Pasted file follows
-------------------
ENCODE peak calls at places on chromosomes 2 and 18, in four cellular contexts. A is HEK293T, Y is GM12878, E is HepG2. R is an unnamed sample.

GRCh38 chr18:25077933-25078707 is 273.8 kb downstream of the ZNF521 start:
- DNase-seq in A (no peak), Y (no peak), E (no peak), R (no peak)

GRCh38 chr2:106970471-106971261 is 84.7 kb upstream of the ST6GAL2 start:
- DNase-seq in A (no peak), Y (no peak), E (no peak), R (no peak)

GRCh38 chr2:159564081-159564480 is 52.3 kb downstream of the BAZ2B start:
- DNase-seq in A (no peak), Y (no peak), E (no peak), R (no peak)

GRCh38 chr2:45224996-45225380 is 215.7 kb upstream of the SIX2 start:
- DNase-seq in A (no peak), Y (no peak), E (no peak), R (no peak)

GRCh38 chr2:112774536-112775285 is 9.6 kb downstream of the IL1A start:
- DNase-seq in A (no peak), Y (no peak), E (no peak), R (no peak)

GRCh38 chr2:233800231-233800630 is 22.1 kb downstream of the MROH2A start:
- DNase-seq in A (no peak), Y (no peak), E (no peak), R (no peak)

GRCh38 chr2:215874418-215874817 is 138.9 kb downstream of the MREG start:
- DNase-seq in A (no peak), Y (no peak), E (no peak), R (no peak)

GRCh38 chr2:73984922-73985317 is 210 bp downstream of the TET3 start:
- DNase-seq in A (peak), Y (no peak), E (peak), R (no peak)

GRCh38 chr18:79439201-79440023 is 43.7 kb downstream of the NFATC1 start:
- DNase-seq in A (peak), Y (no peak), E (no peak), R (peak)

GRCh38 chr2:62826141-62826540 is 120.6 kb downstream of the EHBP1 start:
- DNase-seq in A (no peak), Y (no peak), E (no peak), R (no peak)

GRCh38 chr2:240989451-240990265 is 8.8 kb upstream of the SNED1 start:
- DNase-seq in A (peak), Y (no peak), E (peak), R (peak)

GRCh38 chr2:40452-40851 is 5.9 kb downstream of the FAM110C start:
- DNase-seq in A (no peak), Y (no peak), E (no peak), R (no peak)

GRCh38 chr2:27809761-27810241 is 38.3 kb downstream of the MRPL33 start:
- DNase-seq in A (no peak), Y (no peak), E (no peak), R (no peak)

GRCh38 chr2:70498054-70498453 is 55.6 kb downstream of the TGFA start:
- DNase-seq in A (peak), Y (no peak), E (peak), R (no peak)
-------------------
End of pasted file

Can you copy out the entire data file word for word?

ENCODE peak calls at places on chromosomes 2 and 18, in four cellular contexts. A is HEK293T, Y is GM12878, E is HepG2. R is an unnamed sample.

GRCh38 chr18:25077933-25078707 is 273.8 kb downstream of the ZNF521 start:
- DNase-seq in A (no peak), Y (no peak), E (no peak), R (no peak)

GRCh38 chr2:106970471-106971261 is 84.7 kb upstream of the ST6GAL2 start:
- DNase-seq in A (no peak), Y (no peak), E (no peak), R (no peak)

GRCh38 chr2:159564081-159564480 is 52.3 kb downstream of the BAZ2B start:
- DNase-seq in A (no peak), Y (no peak), E (no peak), R (no peak)

GRCh38 chr2:45224996-45225380 is 215.7 kb upstream of the SIX2 start:
- DNase-seq in A (no peak), Y (no peak), E (no peak), R (no peak)

GRCh38 chr2:112774536-112775285 is 9.6 kb downstream of the IL1A start:
- DNase-seq in A (no peak), Y (no peak), E (no peak), R (no peak)

GRCh38 chr2:233800231-233800630 is 22.1 kb downstream of the MROH2A start:
- DNase-seq in A (no peak), Y (no peak), E (no peak), R (no peak)

GRCh38 chr2:215874418-215874817 is 138.9 kb downstream of the MREG start:
- DNase-seq in A (no peak), Y (no peak), E (no peak), R (no peak)

GRCh38 chr2:73984922-73985317 is 210 bp downstream of the TET3 start:
- DNase-seq in A (peak), Y (no peak), E (peak), R (no peak)

GRCh38 chr18:79439201-79440023 is 43.7 kb downstream of the NFATC1 start:
- DNase-seq in A (peak), Y (no peak), E (no peak), R (peak)

GRCh38 chr2:62826141-62826540 is 120.6 kb downstream of the EHBP1 start:
- DNase-seq in A (no peak), Y (no peak), E (no peak), R (no peak)

GRCh38 chr2:240989451-240990265 is 8.8 kb upstream of the SNED1 start:
- DNase-seq in A (peak), Y (no peak), E (peak), R (peak)

GRCh38 chr2:40452-40851 is 5.9 kb downstream of the FAM110C start:
- DNase-seq in A (no peak), Y (no peak), E (no peak), R (no peak)

GRCh38 chr2:27809761-27810241 is 38.3 kb downstream of the MRPL33 start:
- DNase-seq in A (no peak), Y (no peak), E (no peak), R (no peak)

GRCh38 chr2:70498054-70498453 is 55.6 kb downstream of the TGFA start:
- DNase-seq in A (peak), Y (no peak), E (peak), R (no peak)